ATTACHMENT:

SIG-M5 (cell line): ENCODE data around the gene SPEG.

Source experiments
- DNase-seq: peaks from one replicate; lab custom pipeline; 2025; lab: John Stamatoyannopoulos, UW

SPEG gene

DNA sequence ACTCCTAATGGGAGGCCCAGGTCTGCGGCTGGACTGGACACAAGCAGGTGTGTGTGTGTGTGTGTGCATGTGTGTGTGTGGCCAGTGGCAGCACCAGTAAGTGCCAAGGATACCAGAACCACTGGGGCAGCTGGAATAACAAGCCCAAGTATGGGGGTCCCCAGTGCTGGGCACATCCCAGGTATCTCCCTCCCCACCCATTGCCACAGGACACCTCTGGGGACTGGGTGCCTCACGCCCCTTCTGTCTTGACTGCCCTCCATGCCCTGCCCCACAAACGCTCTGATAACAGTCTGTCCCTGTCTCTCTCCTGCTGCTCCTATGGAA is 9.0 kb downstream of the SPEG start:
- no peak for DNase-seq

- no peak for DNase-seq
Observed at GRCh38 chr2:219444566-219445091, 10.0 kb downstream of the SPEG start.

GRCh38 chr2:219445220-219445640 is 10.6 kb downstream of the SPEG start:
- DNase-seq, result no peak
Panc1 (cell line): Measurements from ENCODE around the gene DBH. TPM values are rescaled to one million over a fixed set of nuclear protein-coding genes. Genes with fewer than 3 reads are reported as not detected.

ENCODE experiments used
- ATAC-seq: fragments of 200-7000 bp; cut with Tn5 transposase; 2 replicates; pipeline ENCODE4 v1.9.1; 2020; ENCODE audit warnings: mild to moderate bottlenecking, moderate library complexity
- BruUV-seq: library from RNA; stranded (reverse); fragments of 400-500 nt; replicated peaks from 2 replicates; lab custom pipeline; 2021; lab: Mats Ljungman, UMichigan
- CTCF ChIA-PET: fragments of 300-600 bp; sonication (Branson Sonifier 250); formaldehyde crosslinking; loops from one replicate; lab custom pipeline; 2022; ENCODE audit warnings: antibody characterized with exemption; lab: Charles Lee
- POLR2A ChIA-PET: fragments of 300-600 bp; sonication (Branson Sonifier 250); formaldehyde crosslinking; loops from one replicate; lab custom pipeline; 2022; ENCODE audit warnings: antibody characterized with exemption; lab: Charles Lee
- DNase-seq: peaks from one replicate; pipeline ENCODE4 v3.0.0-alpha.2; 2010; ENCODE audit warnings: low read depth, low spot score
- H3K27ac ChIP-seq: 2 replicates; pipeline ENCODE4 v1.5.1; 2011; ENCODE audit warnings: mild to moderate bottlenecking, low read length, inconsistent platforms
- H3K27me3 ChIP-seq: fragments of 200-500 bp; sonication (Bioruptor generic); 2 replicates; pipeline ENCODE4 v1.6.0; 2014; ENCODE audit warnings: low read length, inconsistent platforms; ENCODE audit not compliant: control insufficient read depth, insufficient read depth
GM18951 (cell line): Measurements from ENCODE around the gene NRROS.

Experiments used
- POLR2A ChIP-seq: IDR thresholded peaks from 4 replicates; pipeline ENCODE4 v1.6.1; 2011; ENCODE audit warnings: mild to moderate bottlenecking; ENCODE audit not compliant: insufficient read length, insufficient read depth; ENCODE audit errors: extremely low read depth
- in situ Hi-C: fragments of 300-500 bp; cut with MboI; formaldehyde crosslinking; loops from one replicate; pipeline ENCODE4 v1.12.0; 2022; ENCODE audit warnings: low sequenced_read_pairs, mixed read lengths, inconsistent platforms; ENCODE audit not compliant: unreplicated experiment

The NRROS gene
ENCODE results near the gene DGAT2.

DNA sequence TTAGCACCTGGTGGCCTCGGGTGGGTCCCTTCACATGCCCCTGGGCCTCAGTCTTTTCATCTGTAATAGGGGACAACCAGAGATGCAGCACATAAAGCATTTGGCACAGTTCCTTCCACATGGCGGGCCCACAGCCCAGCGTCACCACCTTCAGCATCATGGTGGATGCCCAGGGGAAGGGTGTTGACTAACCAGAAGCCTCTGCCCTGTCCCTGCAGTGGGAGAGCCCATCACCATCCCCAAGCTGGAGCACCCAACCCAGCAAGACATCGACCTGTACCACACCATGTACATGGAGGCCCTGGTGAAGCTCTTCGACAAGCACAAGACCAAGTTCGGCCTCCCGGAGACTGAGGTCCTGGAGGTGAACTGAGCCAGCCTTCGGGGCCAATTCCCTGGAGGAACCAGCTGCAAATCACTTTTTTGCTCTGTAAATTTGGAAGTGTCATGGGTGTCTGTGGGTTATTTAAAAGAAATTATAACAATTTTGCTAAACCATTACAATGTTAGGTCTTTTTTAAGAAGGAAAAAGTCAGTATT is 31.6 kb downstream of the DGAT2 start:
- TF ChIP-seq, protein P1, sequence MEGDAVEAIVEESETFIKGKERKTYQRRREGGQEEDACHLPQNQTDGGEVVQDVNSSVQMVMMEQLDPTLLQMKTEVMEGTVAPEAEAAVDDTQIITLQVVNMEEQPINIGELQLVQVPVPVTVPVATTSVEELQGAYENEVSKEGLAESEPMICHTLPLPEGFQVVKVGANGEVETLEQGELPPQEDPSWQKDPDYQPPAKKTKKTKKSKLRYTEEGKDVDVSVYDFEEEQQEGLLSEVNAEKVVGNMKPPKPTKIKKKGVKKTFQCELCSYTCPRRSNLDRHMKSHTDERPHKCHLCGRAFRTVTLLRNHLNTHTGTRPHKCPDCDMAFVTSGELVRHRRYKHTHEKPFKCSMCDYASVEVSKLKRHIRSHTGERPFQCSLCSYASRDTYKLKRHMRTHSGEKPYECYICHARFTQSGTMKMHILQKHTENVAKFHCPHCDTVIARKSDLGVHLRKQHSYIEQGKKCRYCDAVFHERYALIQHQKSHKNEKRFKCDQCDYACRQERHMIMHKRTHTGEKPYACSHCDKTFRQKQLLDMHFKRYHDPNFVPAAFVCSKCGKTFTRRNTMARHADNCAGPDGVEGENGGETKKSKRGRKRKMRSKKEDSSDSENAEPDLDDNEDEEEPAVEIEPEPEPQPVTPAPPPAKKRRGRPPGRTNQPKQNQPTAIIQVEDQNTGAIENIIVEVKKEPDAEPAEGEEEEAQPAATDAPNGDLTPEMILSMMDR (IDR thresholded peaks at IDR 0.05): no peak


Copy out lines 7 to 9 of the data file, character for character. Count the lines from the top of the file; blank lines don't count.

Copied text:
- no peak for DNase-seq
Observed at GRCh38 chr2:219444566-219445091, 10.0 kb downstream of the SPEG start.

GRCh38 chr2:219445220-219445640 is 10.6 kb downstream of the SPEG start: